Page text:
Ethics Alarms Encore: “Possessed Lawyer Ethics”

The best legal ethics story I have ever heard and probably ever will hear arose in Arizona in 2010. I have regaled CLE seminars with it many times since, and it is ever green. After I mentioned the case again today at a Federal Bar convention program, I found myself wondering if I had ever posted about the weird episode on Ethics Alarms. Indeed I had, but it was way back in September of 2010.Here’s how long ago that was: Instagram didn’t yet exist, the statement that Donald Trump would be the next President might get you committed, and the only commenter on the post was “JJ,” whom I have completely forgotten.

Clearly, it’s time for an encore, so here it is, slightly expanded.

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Is it unethical for a lawyer to claim she is possessed by a client’s dead wife?

This  question has been puzzling professional responsibility experts for decades. Okay, not really. In fact, surprisingly, it just doesn’t happen all that often. But in Arizona, a lawyer is now facing suspension for claiming that she was possessed by the spirit of a client’s dead wife, then lying about it under oath. The dead wife is being accused of illegal immigration.

OK, I made up that part, too.

Sorry.

The ABA Journal reports that the lawyer, Charna Johnson, began representing a client during his divorce proceedings. While the divorce was in process,  the client’s wife, who was fighting many demons even before she got in the possession business, committed suicide. Johnson then represented the husband in probate proceedings, but one day became convinced, according to her sworn testimony and that of two witnesses, that the client’s wife had possessed her, like that real demon, Pazuzu. Continue reading

Van Der Sloot’s Defense: Worst Rationalization Ever?

Yup: It's Natalee's fault.

Joran van der Sloot finally pleaded guilty yesterday to the murder of a Peruvian woman, Stefany Flores, whom he had met in a bar. His lawyer, Jose Luis Jimenez, blamed the crime on van der Sloot’s earlier arrest for the disappearance of Natalee Holloway in Aruba and the widespread suspicion that he was the missing teenager’s killer.

Defense lawyers, in the zealous representation of their clients, must often come up with creative theories bordering on the risable to try to wring every last drop of helpful spin out of a hopeless case. It bothers non-lawyers and legal ethicists alike when attorneys assert things about a case or their client that they couldn’t possibly believe is true, though it is enough to meet the low bar of the Rules of Professional Conduct for the lawyer to believe that such statements might be true, perhaps in a parallel universe. They are in the “well, how about this?” category. A defense lawyer with a despicable client like van der Sloot, who appears to be a stone cold sociopath, doesn’t have much to work with. Continue reading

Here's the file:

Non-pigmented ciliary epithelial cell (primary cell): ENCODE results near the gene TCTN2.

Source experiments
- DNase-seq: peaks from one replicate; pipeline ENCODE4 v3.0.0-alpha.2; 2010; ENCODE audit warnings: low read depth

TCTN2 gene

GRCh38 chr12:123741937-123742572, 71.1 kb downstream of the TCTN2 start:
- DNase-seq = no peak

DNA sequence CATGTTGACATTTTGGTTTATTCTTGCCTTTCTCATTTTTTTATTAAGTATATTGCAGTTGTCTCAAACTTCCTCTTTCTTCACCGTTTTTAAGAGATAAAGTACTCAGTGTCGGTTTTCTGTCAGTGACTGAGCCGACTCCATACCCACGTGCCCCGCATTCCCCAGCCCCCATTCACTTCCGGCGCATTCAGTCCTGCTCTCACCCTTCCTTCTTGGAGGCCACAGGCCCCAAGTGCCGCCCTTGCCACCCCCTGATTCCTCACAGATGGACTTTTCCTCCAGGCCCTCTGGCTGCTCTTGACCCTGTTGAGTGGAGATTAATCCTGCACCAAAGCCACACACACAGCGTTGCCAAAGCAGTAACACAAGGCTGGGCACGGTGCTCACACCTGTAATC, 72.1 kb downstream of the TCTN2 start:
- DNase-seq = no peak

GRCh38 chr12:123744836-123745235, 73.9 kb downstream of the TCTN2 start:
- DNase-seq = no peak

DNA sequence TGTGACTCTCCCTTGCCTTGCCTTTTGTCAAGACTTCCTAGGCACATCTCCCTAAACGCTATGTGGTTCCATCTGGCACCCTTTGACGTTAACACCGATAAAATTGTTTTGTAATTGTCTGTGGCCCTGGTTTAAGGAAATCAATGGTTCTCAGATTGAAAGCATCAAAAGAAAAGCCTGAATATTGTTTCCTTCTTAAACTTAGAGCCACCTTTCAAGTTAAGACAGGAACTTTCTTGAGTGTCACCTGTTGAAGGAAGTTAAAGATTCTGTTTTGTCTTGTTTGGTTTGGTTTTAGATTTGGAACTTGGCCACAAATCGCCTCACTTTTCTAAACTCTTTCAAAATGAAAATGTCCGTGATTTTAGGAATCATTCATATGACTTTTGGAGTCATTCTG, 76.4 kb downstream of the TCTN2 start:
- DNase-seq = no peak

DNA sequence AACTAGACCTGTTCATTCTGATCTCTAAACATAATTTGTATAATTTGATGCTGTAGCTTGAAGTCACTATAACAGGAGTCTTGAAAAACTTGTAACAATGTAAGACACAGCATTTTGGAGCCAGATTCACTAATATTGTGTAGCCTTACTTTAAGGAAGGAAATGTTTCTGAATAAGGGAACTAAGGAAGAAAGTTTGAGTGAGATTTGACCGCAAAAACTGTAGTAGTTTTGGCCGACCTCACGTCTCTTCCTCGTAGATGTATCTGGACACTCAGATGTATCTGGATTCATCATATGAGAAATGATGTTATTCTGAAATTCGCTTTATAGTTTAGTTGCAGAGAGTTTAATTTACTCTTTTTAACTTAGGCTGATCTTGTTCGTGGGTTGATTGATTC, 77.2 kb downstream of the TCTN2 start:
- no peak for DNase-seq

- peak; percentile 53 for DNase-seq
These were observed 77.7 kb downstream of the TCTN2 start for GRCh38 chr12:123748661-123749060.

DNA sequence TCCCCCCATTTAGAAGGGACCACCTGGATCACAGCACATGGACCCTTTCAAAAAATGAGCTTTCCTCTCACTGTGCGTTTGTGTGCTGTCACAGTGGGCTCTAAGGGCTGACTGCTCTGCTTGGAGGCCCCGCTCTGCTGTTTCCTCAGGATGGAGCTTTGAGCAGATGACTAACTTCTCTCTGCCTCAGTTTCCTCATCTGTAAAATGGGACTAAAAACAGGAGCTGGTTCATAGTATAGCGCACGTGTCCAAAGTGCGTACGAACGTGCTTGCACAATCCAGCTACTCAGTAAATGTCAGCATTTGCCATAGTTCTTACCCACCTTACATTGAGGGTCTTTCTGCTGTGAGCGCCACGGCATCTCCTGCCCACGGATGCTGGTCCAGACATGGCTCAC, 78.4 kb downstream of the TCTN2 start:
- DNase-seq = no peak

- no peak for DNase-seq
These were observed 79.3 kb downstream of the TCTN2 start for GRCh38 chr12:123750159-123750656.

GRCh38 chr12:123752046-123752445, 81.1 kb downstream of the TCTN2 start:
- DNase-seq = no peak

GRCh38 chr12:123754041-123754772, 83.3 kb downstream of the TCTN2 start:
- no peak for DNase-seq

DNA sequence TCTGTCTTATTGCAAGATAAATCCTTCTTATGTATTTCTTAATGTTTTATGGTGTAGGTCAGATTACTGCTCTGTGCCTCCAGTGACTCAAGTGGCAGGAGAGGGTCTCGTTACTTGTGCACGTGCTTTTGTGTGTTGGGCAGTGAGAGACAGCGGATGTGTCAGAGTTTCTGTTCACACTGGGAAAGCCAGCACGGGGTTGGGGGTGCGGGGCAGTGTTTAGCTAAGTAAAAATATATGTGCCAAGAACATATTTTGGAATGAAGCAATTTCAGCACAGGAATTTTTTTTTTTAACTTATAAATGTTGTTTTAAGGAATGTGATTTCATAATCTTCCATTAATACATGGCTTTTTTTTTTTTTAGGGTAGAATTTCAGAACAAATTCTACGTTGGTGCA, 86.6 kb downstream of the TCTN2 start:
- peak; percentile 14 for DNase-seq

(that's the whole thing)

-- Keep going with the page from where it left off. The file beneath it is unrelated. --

Unethical and Unfair Advertising With No Laws or Rules Against It…So That Makes It OK, Right?

Justice Holmes warned about people like this.

From Wisconsin we have a perfect example of how new technology creates opportunities for the unethical to find new ways to exploit it, uninhibited by either basic fairness or formal ethics rules that were written before the technology was available.

The Wisconsin law firm Cannon & Dunphy purchased the names of the two named partners of their biggest competitor in personal injury law, the firm Habush, Habush & Rottier, for a sponsored link, meaning that  every search for “Habush” or “Rottier” produces an ad for Cannon & Dunphy at the top of all the search results.  incensed that their names were being used to promote their competitor, Robert L. Habush and Daniel A. Rottier sued, alleging a breach of privacy and a misuse of their publicity rights. Milwaukee County Circuit Judge Charles Kahn Jr. rejected the suit, holding that purchasing a competitor’s name as an advertising key word on the Internet is reasonable commercial use. Continue reading

Is “Have a Nice Day, You Piece of Shit!” An Unethical Goodbye?